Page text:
This is exactly the kind of book I find distasteful. And exactly the kind of book that is likely to make the next Stella Prize shortlist.

othersideCharlotte, a painter, is married to a young academic with one child, another on the way.  For her the chills and damp of English winter are comfortably “home” and completely normal.

For her husband, Henry, born in India before being shipped off to have access to better opportunities, it’s miserable and he just wants to escape. This is the ’60s and he pushes for them to find a new life in a warm climate. He finds a job at a university in Perth and they head off to the sunshine, though Charlotte reluctant from the first.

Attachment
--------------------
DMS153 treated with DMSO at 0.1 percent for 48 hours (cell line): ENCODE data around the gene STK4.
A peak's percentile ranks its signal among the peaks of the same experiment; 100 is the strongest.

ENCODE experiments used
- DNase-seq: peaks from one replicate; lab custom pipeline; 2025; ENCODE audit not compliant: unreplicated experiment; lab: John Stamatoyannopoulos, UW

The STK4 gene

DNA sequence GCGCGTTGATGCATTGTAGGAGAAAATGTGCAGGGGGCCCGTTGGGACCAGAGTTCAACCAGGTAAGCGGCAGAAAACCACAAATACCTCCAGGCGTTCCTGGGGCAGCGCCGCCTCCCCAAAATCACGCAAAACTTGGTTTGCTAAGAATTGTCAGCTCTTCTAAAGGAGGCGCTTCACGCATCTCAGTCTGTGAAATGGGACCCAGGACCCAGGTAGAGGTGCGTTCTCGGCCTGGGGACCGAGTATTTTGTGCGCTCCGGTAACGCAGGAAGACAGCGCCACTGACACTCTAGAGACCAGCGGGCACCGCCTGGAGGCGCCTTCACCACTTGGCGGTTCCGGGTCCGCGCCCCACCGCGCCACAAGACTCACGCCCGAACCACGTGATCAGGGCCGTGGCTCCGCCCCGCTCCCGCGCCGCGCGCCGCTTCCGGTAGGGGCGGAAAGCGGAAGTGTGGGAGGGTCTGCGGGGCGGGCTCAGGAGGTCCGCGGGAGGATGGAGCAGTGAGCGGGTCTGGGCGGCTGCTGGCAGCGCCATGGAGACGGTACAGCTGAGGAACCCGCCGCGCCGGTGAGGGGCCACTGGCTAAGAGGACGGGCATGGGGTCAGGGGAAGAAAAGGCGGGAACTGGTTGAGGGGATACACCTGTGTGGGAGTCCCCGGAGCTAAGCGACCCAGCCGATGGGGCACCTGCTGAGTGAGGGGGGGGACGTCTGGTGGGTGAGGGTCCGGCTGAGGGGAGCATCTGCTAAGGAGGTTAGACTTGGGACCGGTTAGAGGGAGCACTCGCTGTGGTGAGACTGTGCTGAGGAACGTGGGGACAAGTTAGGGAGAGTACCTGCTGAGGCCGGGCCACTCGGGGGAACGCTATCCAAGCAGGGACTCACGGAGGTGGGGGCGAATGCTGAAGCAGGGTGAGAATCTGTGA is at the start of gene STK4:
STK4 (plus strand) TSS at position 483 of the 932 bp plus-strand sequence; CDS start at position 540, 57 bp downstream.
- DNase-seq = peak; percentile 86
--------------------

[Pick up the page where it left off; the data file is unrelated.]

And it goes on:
Re-located to a hot and dry Perth suburb, they both struggle to find a sense of belonging, with their feelings of dislocation and isolation affecting them in different ways.

The whole tone of this book is depressed. Things aren’t said, connections aren’t made, people lose each other and can’t find their way back. It’s a style of writing – hushed and portentous and cold – that I really dislike, though I know it is popular with Australian awards judges. Charlotte is as unpleasant and self-absorbed a character as I’ve read.

But at least I did finish it, which is more than I can say for the last two Stella Prize-winning books I tried to read.

Book published in June 2015